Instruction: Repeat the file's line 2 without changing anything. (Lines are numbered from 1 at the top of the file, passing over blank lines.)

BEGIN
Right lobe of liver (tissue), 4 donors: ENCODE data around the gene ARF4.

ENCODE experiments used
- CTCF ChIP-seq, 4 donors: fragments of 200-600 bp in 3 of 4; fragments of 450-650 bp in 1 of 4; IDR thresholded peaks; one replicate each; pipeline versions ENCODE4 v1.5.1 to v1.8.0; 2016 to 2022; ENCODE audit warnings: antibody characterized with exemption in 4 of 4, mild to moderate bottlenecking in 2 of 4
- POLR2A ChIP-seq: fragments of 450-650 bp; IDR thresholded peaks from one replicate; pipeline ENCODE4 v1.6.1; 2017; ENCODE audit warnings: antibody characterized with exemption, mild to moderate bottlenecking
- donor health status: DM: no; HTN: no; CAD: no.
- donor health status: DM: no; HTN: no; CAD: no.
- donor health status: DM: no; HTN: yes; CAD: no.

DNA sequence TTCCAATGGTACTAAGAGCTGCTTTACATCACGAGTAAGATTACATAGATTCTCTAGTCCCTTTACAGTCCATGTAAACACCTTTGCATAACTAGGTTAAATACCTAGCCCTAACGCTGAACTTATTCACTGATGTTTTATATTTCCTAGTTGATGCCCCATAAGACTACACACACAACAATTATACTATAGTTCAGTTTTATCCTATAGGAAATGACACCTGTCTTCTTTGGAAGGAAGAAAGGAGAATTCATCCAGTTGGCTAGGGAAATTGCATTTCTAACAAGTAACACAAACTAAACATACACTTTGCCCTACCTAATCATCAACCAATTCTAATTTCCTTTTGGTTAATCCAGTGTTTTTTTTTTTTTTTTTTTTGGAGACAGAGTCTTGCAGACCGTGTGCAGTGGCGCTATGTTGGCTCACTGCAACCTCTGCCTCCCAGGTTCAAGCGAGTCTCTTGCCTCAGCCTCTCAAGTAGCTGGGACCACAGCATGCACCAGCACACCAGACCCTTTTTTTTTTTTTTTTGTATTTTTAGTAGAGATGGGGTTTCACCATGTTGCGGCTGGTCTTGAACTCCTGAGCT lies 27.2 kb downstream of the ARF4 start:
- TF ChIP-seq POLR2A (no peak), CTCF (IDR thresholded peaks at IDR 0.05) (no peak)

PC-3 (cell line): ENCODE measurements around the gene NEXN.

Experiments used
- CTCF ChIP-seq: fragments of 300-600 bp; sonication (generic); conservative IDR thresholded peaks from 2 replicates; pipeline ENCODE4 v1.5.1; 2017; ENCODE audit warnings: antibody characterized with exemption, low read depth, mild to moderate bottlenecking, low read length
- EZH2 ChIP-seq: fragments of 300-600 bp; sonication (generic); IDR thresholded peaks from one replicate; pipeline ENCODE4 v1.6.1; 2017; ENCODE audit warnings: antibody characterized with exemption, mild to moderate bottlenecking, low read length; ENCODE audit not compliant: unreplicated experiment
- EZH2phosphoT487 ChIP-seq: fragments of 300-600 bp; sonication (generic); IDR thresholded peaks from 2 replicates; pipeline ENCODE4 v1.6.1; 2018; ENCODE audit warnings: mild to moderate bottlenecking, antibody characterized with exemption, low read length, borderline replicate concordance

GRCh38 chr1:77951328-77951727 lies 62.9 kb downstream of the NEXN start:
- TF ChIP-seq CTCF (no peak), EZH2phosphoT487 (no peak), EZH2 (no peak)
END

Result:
ENCODE experiments used